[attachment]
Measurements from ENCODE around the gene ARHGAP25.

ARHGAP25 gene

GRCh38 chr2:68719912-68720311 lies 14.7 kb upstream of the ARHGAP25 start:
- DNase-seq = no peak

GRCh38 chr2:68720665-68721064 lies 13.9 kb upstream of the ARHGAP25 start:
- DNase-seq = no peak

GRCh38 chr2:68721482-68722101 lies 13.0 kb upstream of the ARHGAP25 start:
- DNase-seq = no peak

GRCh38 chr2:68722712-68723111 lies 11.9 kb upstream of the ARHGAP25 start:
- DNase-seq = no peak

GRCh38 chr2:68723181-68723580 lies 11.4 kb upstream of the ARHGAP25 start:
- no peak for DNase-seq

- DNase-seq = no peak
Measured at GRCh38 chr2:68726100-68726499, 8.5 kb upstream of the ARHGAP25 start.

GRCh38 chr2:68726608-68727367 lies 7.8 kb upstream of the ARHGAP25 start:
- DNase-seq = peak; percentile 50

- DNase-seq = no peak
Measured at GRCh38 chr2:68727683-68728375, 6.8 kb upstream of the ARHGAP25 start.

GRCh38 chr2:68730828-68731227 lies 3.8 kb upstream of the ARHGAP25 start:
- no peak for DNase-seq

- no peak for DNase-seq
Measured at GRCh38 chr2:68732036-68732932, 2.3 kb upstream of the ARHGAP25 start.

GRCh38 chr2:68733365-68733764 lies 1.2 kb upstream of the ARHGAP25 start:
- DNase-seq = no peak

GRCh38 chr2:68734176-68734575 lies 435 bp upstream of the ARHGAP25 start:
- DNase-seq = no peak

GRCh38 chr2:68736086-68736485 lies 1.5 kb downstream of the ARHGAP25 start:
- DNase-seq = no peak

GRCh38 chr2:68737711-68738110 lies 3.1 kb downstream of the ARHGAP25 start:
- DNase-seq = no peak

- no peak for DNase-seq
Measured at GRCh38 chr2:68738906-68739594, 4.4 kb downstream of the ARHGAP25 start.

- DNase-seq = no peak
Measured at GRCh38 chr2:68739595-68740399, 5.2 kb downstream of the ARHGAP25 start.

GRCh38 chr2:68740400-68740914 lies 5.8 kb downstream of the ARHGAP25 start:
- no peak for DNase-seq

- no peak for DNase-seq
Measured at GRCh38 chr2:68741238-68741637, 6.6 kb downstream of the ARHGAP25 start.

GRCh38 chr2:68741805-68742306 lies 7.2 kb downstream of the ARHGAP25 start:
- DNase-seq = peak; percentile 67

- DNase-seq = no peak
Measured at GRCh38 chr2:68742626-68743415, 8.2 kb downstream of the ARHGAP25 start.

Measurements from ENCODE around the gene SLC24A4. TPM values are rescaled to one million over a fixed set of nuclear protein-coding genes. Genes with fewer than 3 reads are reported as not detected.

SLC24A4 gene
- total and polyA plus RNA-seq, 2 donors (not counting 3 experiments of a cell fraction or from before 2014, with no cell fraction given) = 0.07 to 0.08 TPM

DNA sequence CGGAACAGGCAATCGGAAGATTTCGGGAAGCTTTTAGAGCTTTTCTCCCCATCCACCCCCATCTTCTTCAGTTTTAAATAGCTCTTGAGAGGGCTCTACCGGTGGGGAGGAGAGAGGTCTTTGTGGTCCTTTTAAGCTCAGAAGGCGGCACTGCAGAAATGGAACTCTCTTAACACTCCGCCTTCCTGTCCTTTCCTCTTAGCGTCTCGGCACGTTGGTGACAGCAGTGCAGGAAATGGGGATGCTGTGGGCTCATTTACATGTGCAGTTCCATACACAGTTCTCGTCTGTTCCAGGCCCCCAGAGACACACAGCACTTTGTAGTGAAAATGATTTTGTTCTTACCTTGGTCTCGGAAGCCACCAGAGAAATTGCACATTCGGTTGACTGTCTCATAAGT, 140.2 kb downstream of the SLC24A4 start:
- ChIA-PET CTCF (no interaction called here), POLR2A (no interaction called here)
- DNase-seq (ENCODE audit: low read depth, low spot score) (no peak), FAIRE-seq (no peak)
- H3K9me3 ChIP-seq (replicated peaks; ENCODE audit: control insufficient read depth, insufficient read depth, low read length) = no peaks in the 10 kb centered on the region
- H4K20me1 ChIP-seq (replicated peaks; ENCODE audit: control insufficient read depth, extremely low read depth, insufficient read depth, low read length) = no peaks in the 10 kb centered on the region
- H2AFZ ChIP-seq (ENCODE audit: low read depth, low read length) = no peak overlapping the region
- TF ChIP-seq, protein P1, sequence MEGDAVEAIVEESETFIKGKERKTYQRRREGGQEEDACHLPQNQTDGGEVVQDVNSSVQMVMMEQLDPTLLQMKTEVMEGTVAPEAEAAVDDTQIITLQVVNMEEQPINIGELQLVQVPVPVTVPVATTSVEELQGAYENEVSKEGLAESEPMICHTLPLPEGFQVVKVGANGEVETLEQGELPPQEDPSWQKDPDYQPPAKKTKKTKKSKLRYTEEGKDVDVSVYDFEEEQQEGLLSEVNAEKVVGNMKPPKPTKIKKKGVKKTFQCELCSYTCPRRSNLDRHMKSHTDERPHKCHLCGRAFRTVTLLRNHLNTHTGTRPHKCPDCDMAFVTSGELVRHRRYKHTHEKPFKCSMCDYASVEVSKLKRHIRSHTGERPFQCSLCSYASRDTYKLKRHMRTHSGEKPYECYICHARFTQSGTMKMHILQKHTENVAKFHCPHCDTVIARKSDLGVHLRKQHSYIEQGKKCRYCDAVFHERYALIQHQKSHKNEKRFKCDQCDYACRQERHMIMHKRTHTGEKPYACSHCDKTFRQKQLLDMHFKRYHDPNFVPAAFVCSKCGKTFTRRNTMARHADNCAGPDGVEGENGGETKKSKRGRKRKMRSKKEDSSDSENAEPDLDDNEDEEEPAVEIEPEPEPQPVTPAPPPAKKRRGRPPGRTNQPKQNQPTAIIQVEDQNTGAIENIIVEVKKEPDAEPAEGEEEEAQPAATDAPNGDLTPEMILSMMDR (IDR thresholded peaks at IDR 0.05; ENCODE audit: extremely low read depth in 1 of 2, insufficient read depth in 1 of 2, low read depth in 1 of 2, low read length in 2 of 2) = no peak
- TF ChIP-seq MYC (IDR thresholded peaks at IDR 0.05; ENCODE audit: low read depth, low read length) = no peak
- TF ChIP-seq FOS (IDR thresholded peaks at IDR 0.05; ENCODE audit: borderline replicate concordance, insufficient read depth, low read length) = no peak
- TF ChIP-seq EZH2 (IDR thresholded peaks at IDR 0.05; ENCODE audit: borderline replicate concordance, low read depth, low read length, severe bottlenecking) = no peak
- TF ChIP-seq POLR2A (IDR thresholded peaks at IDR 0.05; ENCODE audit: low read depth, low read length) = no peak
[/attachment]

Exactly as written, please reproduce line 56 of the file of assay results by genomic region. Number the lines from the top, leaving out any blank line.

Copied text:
- TF ChIP-seq POLR2A (IDR thresholded peaks at IDR 0.05; ENCODE audit: low read depth, low read length) = no peak